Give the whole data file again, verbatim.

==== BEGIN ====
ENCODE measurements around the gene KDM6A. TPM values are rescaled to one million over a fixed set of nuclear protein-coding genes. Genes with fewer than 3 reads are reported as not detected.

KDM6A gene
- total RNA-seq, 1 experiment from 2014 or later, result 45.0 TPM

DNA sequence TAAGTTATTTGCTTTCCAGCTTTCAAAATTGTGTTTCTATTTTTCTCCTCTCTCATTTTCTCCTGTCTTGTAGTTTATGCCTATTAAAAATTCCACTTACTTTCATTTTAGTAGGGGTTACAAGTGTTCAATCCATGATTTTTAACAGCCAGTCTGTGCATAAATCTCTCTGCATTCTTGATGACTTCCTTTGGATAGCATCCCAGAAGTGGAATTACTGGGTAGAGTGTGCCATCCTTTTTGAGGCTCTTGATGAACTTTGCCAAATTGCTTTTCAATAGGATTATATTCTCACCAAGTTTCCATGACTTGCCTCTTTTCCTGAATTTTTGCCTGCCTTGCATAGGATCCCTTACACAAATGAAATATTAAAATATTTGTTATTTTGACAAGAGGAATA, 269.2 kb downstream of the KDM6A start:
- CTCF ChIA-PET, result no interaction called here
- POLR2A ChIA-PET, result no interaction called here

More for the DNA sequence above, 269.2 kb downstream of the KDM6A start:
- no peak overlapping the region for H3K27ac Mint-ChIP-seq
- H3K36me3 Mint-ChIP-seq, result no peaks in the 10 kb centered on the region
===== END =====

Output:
ENCODE measurements around the gene KDM6A. TPM values are rescaled to one million over a fixed set of nuclear protein-coding genes. Genes with fewer than 3 reads are reported as not detected.

KDM6A gene
- total RNA-seq, 1 experiment from 2014 or later, result 45.0 TPM

DNA sequence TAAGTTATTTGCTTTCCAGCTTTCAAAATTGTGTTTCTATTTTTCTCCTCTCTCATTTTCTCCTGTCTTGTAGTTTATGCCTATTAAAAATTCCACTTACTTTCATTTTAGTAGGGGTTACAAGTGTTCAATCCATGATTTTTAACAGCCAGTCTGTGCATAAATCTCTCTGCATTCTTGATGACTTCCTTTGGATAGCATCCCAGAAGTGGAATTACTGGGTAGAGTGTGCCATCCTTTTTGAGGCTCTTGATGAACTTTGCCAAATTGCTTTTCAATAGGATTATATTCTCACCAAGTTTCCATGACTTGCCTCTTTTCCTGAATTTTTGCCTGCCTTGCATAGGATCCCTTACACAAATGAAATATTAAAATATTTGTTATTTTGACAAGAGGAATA, 269.2 kb downstream of the KDM6A start:
- CTCF ChIA-PET, result no interaction called here
- POLR2A ChIA-PET, result no interaction called here

More for the DNA sequence above, 269.2 kb downstream of the KDM6A start:
- no peak overlapping the region for H3K27ac Mint-ChIP-seq
- H3K36me3 Mint-ChIP-seq, result no peaks in the 10 kb centered on the region